1. Doublestar Ace FSA, 2. SB Tactical BTFA, 3. Sylvan Arms FSA 4. MDT Carbine|Carbine FSA,
5. UTG/Leapers FSA, 6. XLR FSA 7. Law Tactical FSA (and clones) 8. Hera Arms SFU
Now that we’re halfway through this expedition we can start reporting some details. Once you have the chance to install, uninstall, adjust and use several very different FSA’s you start building up an intuition about how various units will end up. There are surprises though. Big ones. So let’s jump in and analyze the obtainium units and we’ll come back to the unobtainium units when we finally manage to obtain them.
What you’re all looking for is going to be basically a quantification of value and an assessment of what the worst points are. The best points are all going to be the same… They all fold, after all, which is their job so it better be that folding is their best point. Ok, cool then we just have to look for glaring differences in how they fold and then look for their worst points. So we need to set up a scoring system but the problem with those are, linear numeric scoring systems usually hide the most important pieces of information inside less helpful information. Linear scales are great for comparing single variable differences. Logarithmic scales are great for comparing exponential trends. 3d graphing helps make more sense of things but it requires that there be certain relationships between the pieces of data being analyzed. Using a single chart for subjective and objective trend lines is, if anything, misleading at best. That being the case, here there has to be both a subjective winner and an objective winner and they’re both genuinely winners but they’re winners to different people.
The Hera Arms and XLR Industries units are super compact.
The subjective winner isn’t looking to subtlety to create value but rather is looking with a more Soviet sort of mindset, “Winner is thing cheapest to make while strong enough for illiterate farm boy to not destroy by accident.” The objetive winner comes from the mindset of, “A Timex is a watch. A Rolex is a good watch.” People buying Rolex are looking for refinement. People buying a Timex are not. To the casual eye though, there’s no difference between the two.
So below you’ll find rankings based on the point of view of Rolex buyers in the number of stars awarded and you’ll find rankings based on the point of view of Timex buyers in the value ranking. If budget is your first concern and your budget is TINY (the caps is ironic isn’t it), then “value” is your best measuring stick. If not, then use the star count.
“Value” is calculated by dividing the points achieved by the dollar cost. What this does is give us a benefit per cost unit. We can see that using this simple numerical scale and an unsophisticated view that the UTG unit would come out on top by about 7x. For budget minded people it could but still, it was given only 2 stars. So a Rolex buyer should look at the star count and a Timex buyer should look at the value count. Nobody should look to the points count alone.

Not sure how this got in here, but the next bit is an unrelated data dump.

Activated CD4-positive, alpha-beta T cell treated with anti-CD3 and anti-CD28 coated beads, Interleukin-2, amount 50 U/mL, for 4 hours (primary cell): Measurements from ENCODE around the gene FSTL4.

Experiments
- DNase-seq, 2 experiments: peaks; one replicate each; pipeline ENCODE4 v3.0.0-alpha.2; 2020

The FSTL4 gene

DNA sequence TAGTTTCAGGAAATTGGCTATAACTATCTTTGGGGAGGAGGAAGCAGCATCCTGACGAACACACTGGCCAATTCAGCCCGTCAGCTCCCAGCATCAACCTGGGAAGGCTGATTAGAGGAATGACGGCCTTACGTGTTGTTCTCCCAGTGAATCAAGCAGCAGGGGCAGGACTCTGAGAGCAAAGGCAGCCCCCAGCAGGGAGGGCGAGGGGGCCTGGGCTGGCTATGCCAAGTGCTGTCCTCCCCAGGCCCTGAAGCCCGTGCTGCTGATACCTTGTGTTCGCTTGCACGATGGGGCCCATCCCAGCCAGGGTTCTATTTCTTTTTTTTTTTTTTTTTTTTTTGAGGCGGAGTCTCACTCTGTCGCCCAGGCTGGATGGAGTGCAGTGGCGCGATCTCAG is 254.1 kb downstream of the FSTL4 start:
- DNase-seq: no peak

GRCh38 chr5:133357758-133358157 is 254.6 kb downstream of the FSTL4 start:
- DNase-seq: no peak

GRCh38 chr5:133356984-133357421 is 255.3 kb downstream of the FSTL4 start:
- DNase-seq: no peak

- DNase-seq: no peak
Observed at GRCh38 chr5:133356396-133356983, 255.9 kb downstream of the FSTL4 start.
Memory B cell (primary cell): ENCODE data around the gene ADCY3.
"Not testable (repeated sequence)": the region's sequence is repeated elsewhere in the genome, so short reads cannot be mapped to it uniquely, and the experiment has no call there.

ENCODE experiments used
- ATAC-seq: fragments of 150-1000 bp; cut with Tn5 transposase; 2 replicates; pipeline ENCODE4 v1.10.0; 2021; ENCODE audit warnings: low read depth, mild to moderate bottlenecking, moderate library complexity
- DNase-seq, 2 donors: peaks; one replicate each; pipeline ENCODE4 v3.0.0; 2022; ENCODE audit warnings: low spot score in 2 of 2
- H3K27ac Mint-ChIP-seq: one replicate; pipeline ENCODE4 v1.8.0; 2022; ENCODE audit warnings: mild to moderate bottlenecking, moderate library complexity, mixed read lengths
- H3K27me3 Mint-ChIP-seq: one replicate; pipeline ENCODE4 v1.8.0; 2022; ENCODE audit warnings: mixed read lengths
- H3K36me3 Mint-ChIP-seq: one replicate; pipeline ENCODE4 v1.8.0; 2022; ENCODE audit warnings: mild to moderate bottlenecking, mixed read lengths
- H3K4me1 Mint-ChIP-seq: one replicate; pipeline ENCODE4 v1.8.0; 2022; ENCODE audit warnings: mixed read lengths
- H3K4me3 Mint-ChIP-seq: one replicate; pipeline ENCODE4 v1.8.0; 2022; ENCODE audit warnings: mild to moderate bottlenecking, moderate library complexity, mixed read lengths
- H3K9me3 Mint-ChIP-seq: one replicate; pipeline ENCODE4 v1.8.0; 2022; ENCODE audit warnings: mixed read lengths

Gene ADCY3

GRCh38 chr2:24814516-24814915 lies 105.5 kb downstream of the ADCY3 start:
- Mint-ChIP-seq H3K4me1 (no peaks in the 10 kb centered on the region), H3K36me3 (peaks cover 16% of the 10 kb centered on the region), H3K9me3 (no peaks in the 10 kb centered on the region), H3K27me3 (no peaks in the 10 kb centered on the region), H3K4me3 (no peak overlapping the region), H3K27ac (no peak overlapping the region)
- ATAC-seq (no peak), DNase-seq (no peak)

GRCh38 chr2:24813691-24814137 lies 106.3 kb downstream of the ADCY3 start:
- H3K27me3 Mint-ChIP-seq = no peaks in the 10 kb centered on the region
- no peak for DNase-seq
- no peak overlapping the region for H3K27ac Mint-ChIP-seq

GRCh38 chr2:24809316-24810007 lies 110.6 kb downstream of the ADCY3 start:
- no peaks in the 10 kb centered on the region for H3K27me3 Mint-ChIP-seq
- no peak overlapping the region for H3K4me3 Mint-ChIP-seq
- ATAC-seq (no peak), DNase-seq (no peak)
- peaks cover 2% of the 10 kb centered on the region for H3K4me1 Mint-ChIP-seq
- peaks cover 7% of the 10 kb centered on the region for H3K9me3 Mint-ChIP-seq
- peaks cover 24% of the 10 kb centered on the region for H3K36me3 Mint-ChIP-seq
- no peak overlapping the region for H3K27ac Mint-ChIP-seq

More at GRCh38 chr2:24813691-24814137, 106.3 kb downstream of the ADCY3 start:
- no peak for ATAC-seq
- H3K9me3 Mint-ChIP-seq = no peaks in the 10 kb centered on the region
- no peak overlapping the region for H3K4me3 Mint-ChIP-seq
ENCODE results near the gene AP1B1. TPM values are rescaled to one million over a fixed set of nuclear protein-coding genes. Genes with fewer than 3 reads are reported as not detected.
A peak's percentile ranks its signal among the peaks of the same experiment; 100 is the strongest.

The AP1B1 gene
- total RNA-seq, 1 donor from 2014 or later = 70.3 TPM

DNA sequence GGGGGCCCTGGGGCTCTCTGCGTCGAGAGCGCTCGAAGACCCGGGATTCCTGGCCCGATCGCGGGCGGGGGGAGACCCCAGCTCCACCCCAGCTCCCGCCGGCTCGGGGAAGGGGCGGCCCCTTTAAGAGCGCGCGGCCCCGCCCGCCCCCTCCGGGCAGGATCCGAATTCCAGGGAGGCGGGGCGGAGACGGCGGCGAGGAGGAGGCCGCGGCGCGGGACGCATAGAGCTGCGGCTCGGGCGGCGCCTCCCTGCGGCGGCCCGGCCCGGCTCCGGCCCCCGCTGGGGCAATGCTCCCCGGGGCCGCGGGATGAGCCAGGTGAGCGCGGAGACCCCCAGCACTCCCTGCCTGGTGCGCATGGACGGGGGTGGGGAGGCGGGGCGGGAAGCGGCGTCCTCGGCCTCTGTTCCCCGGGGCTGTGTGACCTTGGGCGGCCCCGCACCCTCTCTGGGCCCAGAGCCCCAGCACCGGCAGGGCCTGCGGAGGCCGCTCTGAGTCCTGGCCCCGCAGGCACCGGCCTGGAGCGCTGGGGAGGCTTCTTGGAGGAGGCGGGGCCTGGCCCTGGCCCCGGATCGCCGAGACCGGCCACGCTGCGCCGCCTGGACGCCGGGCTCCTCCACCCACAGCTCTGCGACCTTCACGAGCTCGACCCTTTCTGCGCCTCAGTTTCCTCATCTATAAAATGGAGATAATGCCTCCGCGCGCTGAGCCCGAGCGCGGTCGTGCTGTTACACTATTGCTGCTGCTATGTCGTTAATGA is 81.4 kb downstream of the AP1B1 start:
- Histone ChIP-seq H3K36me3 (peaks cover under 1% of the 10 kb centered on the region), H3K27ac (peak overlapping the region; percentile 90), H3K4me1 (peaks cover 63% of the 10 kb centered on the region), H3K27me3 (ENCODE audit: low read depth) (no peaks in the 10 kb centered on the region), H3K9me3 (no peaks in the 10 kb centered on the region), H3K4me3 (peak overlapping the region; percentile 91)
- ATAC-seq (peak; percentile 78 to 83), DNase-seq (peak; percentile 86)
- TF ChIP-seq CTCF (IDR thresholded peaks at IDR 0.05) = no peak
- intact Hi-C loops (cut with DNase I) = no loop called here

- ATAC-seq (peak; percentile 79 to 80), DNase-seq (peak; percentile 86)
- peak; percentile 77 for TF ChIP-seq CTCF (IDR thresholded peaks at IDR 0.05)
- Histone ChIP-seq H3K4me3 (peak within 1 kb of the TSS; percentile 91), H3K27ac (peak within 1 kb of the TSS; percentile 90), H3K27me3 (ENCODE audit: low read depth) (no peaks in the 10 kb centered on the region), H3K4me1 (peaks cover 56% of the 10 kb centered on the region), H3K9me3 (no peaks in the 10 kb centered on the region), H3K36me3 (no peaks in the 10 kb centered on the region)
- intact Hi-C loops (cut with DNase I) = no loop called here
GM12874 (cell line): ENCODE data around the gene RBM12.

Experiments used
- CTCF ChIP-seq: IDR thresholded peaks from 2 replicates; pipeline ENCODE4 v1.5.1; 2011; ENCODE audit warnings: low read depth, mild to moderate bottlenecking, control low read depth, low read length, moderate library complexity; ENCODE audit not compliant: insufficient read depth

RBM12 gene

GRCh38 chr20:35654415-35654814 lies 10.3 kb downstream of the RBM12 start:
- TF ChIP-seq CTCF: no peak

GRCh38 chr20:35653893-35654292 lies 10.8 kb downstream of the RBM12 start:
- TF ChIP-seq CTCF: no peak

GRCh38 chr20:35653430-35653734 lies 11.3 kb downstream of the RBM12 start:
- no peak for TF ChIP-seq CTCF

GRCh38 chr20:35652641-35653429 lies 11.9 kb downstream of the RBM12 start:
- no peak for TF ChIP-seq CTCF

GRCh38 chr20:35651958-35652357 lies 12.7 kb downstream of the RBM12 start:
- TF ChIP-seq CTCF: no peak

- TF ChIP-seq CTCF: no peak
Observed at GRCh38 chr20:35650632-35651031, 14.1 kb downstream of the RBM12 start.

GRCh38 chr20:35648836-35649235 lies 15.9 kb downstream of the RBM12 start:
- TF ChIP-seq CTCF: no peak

The stars are entirely subjective and have no formula or equation backing them up. They’re arbitrarily scored in the way that a Rolex buyer would compare 2 Rolex watches. It’s just what the tester thinks of the unit so you’re beholden to my judgement there. The UTG is fine and workable but it’s still kinda shitty to use compared to the others so the subjective view gives it a very low score.
|DoubleStar USA||Steel folder w/ lug
AR-15 Receiver block
|SB Tactical||Buffer Tube Folding Adapter||Backorder|
|Sylvan Arms||Folding Stock Adapter||12/6||12/12||$180||Primary Arms|
|MDT||Folding Stock Adapter
|UTG/Leapers||AK-47 Side Folding Stock Adapter||10/31||11/9||$15||leapers.com||10.5||.7||**|
|XLR Industries||Folding Stock Adapter||10/31||11/5||$115||XLRindustries.com||18.5||.16||****|
|Law Tactical||Folding Stock Adapter||On Hand||On Hand||$239||Law Tactical||19||.07||*****|
|Hera Arms||Side Folding Unit||11/15||11/23||$119||Ballisticdeals.com||14.75||.13||***|
|Facebook/China||Folding Stock Adapter||9/5||10/24||$58||China||2.4||.04||*|
The above seems like it’s speaking out of both sides of the mouth, there’s a reason for that. It kinda is exactly like that. Why? There’s no mathematical way of eliminating the UTG unit from the winner’s circle but the winner’s circle is doomed to be inhabited by others providing vastly better function/design/features/materials, except to do so subjectively which is to say “arbitrarily”. UTG’s part is 100% functional and the price point is so low while the unit is good enough for the whole thing to be an insult to common sense.
So UTG, even though you’re the clear winner by a mile based on pure quantitative criteria, you’re still at the shit end of the stick and you come in in the bottom half because your part is so horrible to install and literally painful to use.
So now that we’ve covered the part where I come clean about some arbitrariness in the scoring system, we can continue unabated and unabashed. UTG can be happy knowing that they won and only some Pennsylvania-style tinkering with the ballots managed to allow a costlier solution to win.